Both the AEB and the NNP were outvoted on their proposed amendments for clause 1. This had the effect that they fell away and the Committee adopted the clause 1 as it stands on the Bill.

Clauses 2 - 4
All these clauses were agreed to without any contest.

Clause 5
The AEB was also outvoted on this clause and the Committee adopted the clause as it stands on the Bill and was agreed to.

Clause 6
Prof. Mayatula noted that there are proposed amendments both by the NNP and AEB to this clause. However, both parties were outvoted on their amendments and the Committee adopted the clause as appearing in the Bill.

Clause 7
The proposed amendment by the AEB was outvoted by an overwhelming majority and the Committee adopted the clause as it even appears on the Bill.

Clauses 8 - 15
All these clauses were unanimously agreed to.

The Chairperson proceeded to read the Report of the Portfolio Committee, and the Bill was reported without amendments. This was unanimously agreed to.

The meeting was adjourned.

Appendix 1
EDUCATION LAWS AMENDMENT BILL
Proposals by AEB (Cassie Aucamp)
23/10/2001

1. Section 1:
Page 2, line 10: Replace “recognised and legitimate� with "officially recognised�.

Motivation: There are and must be other representative learner bodies, e.g. in sports, culture etc., that are not officially recognised, but therefore not illegitimate.

2.    Section 5:
Page 3, line 30 to 38: Replace the whole clause with the following: "Should a governing body enter into any loan or overdraft agreement without the written approval of the Member of the Executive Council:
(1)   Neither the state nor the public school will be bound by the contract of lending money or an overdraft agreement;
(2)   The members of the governing body will be bound in person for any contractual liability entered into.

Motivation: The proposed subsection is impractical and unnecessary restrictive, and will cause substantial delays due to administrative requirements. The proposal of the AEB opens an easier way for smaller contracts and agreements, e.g. photo copiers etc. The option is still there for the SGB to get permission and avoid personal liability.

3.    Section 6(a):
Page 3, line 42. Replace subsection 3 with the following: The governing body of a public school must open and maintain at least one banking account, and will in addition be entitled to open such further banking or investment accounts for purposes of investing surplus funds as it may consider appropriate, provided that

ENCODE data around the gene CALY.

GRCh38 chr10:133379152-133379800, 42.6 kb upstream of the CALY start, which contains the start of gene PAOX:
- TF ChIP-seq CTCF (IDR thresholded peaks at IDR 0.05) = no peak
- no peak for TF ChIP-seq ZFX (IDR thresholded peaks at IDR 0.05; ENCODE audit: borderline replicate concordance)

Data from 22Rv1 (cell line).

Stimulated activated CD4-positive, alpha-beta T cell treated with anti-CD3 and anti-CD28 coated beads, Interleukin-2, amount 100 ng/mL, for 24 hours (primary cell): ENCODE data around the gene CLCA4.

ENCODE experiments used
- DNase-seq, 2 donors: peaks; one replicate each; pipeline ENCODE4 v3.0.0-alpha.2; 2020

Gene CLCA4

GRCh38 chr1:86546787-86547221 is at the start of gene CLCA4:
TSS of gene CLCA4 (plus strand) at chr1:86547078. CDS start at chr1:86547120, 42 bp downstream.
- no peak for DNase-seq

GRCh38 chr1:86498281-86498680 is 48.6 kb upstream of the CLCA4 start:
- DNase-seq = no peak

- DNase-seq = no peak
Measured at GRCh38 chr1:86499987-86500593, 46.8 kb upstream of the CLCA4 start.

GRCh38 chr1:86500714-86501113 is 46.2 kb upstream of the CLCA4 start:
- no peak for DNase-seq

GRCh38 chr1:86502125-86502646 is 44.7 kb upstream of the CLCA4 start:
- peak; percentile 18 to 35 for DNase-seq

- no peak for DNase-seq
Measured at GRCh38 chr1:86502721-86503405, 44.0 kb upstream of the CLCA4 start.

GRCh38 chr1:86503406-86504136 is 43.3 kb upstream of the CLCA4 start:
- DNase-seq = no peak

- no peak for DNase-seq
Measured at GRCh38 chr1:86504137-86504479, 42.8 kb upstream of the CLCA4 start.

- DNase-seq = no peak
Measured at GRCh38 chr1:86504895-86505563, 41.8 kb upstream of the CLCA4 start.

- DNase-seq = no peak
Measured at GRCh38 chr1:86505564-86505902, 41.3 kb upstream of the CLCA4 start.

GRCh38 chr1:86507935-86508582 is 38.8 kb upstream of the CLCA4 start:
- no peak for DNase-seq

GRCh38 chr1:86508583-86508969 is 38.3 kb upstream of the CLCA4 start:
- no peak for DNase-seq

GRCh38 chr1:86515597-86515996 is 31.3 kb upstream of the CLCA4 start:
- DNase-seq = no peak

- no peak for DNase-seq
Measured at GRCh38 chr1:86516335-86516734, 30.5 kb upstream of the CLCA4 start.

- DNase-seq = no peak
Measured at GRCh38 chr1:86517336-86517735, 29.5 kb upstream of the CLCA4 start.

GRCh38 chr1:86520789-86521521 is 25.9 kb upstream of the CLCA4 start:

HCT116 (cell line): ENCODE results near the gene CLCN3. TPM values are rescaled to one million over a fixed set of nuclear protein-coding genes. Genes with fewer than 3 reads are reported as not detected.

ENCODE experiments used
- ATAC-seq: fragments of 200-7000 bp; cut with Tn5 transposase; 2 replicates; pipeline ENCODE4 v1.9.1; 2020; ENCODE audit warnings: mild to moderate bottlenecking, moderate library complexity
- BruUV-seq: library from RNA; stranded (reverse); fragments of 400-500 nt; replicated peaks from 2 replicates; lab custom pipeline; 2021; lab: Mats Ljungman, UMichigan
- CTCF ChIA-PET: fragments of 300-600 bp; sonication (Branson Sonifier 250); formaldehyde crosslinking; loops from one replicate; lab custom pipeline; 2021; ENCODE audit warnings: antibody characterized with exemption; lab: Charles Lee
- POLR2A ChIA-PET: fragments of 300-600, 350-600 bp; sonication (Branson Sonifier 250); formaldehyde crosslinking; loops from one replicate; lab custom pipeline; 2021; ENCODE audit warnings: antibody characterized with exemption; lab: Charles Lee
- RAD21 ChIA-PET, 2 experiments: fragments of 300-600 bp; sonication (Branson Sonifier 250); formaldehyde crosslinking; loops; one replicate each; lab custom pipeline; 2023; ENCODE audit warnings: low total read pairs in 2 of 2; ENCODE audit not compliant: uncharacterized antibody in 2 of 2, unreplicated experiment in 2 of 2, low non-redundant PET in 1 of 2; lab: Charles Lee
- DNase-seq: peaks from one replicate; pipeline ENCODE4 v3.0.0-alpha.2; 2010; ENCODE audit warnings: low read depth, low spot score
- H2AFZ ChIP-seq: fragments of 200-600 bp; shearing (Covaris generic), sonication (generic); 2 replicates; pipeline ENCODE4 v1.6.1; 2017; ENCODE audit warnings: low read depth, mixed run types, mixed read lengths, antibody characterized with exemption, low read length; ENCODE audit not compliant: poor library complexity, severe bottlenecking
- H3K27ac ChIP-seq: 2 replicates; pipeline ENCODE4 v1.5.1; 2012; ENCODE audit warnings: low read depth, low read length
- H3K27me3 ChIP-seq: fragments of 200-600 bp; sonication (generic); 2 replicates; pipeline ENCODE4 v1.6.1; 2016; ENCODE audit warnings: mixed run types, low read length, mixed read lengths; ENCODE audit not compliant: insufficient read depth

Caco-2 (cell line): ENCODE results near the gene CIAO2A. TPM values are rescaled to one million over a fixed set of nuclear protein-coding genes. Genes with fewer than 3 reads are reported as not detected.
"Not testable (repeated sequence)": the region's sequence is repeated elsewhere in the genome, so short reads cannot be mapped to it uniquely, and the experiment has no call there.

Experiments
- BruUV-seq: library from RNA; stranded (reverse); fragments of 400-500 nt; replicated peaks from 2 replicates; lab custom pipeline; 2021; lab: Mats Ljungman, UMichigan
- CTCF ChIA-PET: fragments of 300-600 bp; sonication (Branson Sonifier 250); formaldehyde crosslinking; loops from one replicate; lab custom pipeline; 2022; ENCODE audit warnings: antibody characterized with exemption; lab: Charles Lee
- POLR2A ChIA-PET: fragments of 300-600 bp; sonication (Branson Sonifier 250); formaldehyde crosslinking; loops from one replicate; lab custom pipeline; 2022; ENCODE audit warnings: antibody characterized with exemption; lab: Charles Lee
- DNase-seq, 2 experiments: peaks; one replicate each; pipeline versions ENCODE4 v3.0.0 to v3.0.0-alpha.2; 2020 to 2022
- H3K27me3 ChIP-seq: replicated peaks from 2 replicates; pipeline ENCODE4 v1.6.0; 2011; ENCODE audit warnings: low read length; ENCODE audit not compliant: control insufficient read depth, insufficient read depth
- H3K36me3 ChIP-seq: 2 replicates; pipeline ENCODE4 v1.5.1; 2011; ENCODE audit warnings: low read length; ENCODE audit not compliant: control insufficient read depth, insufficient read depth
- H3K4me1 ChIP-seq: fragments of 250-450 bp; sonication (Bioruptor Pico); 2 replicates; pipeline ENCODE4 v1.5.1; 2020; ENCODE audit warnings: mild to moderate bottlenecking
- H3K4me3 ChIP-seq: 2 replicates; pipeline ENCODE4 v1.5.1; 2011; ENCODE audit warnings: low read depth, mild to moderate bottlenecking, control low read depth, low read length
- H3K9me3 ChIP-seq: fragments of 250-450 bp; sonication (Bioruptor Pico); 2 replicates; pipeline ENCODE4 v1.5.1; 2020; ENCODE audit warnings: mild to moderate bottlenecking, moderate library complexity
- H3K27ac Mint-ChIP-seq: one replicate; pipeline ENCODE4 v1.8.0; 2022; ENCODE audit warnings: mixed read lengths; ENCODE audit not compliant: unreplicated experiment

(a)   all such accounts are opened in the name of the school and are fully controlled by the governing body; and
(b)   all payments into and withdrawals from such additional accounts are channelled through the main account.

Motivation: This proposal will achieve all the goals set out in the memorandum of the Bill, without the administrative red tape of the proposed amendment. The main goal is not one banking account, but one book keeping account.

4.    Section 6(b):
Page 4, line 1. Replace with the following:  "A governing body of a public school may not pay compulsory school fees into a trust or use such fees to establish or maintain a trust.

Motivation:                 The present proposal is ambiguous and may create the impression that no trusts may be established at all, contrary to what the law adviser said. The words “to circumvent or manipulate the payments of compulsory school fees� in the proposed amendment will create much difficulty, because it deals with the motives of the governing body in establishing a trust, which will be very difficult to prove in any legal case.

5.    Section 7:
Page 4, line 11 Replace "prescriptions� with "requirements".

Motivation:                 "Prescriptions� can be interpreted as a strict, rigid proforma, which in many cases may not be suitable for effective budgeting in specific circumstances. Thc crux of the matter and the intention of the amendment is that budgets must comply with certain requirements to be in line with legislation, policy end control measures by the Department. Furthermore “requirements� are compulsory and not arbitrary like "guidelines".

Appendix 2
PROPOSED AMENDMENTS:
EDUCATION LAWS AMENDMENT BILL

PROPOSED AMENDMENTS:
Clause 1 (b) to
be deleted and replaced by the following wording:

The substitution for subsection (2) of the following subsection:
"(2) A Member of the Executive Council [may] must, by notice in the Provincial Gazette, determine [guidelines] the functions and the procedures for the establishment [,] and election [and functions] of representative councils of learners�.

Clause 6 (b) and (c) be deleted and replaced by the following wording:
             1                 All trusts established from a school fund of the public school must be
administered in accordance with directions issued by the Head of
Department and which are not inconsistent with the provisions of this
Act (The South African Schools Act).

2     If the Member of the Executive Committee deems it necessary, he or She may request the Auditor-General to undertake an audit of the records and financial statements of a trust belonging to and administered by a public  school.

3     A governing body must submit to the Head of Department within six months after the end of each financial year, a copy of the audited annual financial statements of a trust belonging to and administered by a public school.

4     All monies generated by a trust which belongs to and is administered by a public school, must be used in terms of S37(6)